Chapter

Moses on the Acropolis:

in Socrates and the Jews

Published by University of Chicago Press

Published in print June 2012 | ISBN: 9780226472478
Published online March 2013 | e-ISBN: 9780226472492 | DOI: http://dx.doi.org/10.7208/chicago/9780226472492.003.0006
Moses on the Acropolis:

Show Summary Details

Preview

Ernest Renan wrote an essay entitled “Prayer on the Acropolis,” in which he reflects on the question of recollection. For him, the practice of history was a bar to the enjoyment of personal recollection but the power of Athens over his personal memory was inextricably linked to the quality of the civilization. Renan draws self-consciously on an established contrast between Hellenism and Hebraism. Some forty years later, Sigmund Freud wrote an account of his experience on the Acropolis in an essay entitled “A Disturbance of Memory on the Acropolis.” Both Renan's “Prayer on the Acropolis” and Freud's “A Disturbance” were structured around a double experience of memory. On the surface, the two essays represent diametrically opposed reactions, yet both are profound meditations on the link between recollection and philology cut across by the Hellenism/Hebraism antithesis.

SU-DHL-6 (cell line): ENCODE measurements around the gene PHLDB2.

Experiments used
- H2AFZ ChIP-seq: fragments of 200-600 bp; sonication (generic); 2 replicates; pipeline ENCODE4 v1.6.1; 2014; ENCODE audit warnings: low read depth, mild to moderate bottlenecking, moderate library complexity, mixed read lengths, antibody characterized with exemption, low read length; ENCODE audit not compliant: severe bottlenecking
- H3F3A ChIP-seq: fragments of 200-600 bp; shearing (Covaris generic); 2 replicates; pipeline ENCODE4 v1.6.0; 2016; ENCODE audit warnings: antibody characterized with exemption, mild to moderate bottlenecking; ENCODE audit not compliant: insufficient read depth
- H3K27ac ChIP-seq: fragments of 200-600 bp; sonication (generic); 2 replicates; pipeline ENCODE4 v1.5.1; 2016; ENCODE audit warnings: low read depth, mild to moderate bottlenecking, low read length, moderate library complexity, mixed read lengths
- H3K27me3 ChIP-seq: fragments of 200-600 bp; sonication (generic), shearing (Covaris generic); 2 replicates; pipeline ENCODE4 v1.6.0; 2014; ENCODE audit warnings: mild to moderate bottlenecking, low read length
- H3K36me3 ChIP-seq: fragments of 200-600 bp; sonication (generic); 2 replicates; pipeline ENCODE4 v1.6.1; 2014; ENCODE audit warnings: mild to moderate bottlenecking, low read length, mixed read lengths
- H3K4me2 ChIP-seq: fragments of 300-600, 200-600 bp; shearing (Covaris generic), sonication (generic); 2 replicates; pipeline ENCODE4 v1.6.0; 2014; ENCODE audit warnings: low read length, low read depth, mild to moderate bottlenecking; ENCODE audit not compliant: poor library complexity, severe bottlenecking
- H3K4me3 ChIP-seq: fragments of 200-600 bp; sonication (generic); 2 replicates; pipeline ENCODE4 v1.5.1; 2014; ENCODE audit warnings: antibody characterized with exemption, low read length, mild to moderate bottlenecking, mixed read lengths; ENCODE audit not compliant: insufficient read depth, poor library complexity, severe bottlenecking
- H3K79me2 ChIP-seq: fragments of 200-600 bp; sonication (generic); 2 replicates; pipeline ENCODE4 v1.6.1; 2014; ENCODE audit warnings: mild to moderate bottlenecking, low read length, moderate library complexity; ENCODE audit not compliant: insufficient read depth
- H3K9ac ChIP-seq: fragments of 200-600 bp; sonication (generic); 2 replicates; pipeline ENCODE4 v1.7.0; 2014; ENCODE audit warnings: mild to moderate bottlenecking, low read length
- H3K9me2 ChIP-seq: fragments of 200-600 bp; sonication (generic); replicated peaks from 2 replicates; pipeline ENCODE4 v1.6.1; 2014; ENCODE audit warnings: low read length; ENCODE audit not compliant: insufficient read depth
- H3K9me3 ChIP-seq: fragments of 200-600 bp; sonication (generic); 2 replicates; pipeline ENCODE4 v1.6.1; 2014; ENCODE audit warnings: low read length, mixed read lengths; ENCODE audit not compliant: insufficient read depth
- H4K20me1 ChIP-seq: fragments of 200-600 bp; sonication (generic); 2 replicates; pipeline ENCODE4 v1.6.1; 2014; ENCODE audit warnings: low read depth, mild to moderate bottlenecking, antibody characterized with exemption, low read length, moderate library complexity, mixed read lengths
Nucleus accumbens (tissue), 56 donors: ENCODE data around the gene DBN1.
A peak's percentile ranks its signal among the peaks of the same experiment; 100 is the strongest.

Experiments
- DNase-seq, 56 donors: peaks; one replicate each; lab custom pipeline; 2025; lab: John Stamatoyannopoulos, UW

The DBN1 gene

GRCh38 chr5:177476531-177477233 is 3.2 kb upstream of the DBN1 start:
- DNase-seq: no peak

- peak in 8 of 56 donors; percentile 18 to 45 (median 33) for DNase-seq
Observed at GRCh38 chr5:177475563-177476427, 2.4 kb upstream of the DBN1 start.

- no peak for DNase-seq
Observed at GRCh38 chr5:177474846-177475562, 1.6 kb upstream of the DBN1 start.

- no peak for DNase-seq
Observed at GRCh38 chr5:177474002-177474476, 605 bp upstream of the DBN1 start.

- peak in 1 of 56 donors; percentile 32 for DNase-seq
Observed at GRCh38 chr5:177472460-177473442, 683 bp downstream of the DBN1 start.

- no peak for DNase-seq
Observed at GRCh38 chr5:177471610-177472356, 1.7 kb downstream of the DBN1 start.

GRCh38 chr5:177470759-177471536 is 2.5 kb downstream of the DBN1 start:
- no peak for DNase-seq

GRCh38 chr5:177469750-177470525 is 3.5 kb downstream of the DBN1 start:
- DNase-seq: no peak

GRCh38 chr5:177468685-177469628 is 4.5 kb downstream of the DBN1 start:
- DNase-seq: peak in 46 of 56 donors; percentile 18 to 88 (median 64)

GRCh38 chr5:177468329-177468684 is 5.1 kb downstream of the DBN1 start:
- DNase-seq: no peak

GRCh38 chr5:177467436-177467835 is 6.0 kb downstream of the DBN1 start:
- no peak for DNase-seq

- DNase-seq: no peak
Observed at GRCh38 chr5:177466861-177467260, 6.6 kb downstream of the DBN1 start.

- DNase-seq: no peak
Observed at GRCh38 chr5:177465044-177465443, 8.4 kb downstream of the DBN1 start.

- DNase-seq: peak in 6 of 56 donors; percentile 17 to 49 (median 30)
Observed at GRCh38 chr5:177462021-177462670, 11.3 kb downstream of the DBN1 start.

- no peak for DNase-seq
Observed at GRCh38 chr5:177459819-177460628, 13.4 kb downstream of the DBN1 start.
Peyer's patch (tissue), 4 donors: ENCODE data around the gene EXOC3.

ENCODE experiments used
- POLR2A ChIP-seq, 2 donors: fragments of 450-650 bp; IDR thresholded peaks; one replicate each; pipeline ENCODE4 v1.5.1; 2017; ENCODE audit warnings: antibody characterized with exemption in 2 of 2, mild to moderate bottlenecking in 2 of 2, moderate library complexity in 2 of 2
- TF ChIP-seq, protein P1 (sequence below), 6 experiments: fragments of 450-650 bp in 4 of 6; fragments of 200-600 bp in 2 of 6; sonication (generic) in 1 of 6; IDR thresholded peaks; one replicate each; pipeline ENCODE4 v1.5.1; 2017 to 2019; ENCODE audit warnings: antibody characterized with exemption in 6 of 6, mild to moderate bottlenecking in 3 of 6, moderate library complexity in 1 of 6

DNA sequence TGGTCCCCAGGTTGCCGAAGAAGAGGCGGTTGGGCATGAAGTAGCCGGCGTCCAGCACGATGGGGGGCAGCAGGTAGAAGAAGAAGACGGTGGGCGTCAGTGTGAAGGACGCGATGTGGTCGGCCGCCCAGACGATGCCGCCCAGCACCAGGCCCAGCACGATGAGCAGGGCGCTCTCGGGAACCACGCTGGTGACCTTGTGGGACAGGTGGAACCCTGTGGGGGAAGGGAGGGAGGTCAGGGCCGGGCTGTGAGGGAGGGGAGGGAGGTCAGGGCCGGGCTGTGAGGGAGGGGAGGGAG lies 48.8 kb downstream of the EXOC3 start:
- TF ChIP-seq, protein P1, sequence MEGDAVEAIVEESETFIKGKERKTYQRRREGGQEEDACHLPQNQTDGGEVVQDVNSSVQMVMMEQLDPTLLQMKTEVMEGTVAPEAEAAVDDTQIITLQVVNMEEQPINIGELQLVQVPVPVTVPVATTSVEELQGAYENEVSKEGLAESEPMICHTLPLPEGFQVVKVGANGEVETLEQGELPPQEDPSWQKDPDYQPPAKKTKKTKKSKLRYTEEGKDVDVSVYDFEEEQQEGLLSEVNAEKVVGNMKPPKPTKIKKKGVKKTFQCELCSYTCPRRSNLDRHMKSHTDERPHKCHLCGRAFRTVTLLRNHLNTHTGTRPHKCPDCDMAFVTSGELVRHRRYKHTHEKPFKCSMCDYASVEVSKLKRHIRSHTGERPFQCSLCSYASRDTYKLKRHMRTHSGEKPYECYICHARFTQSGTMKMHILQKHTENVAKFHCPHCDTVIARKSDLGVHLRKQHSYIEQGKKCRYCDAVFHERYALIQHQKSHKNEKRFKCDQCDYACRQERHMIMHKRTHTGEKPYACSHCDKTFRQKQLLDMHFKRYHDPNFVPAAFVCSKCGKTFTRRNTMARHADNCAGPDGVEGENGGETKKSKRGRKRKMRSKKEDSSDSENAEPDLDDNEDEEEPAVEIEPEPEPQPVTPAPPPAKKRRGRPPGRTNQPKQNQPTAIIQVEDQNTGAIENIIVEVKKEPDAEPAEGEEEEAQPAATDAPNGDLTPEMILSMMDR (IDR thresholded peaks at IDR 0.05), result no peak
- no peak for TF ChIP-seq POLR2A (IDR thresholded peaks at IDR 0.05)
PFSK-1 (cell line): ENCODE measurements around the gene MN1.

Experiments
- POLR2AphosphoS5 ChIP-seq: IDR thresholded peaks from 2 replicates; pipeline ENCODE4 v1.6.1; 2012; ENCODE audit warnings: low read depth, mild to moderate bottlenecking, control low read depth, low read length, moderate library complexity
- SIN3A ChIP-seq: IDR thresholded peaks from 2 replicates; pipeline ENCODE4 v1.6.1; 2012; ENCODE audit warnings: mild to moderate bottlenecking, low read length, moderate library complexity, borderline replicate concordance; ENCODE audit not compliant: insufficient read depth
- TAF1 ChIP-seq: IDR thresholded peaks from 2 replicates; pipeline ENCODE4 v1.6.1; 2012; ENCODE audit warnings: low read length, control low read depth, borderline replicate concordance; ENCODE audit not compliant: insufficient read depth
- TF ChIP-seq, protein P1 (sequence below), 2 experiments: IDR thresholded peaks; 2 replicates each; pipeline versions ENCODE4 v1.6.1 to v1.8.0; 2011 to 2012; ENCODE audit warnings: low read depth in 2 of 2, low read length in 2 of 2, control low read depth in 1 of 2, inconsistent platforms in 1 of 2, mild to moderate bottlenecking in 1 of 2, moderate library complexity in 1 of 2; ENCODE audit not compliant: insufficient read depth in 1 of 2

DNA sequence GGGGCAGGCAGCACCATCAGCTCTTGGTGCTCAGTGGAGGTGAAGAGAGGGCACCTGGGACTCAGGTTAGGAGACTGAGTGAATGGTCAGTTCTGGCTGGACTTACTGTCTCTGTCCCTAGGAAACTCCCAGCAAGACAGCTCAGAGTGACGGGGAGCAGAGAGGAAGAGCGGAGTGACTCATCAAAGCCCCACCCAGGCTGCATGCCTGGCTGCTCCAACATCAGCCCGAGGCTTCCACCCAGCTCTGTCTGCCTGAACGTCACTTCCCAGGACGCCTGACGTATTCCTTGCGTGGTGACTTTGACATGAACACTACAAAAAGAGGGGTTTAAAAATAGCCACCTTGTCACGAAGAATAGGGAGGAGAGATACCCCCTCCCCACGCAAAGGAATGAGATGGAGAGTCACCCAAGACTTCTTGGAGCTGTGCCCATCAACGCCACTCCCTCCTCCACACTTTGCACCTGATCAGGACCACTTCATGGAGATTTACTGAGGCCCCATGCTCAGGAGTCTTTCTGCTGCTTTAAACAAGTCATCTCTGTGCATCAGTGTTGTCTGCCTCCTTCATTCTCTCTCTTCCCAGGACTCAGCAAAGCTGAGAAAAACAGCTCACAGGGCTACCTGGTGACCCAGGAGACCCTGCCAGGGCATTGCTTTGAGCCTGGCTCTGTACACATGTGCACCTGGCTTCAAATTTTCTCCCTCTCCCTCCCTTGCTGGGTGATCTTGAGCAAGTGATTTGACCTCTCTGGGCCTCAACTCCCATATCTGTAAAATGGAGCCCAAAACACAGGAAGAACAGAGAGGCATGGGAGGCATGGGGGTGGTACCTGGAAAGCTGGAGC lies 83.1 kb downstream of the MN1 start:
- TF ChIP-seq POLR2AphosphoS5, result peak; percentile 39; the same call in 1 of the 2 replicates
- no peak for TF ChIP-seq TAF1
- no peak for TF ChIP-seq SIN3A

Keywords: Ernest Renan; Acropolis; Sigmund Freud; recollection; memory; Hellenism; Hebraism; philology; Athens

Chapter.  16893 words.  Illustrated.

Subjects: Philosophy of Religion

Full text: subscription required

How to subscribe Recommend to my Librarian

Users without a subscription are not able to see the full content. Please, subscribe or login to access all content.